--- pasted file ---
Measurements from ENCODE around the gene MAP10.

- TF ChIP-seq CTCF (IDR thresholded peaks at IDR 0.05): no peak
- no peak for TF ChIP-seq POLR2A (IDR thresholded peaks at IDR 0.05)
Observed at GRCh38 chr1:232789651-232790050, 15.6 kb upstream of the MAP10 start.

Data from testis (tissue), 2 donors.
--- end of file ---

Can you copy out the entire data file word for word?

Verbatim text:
Measurements from ENCODE around the gene MAP10.

- TF ChIP-seq CTCF (IDR thresholded peaks at IDR 0.05): no peak
- no peak for TF ChIP-seq POLR2A (IDR thresholded peaks at IDR 0.05)
Observed at GRCh38 chr1:232789651-232790050, 15.6 kb upstream of the MAP10 start.

Data from testis (tissue), 2 donors.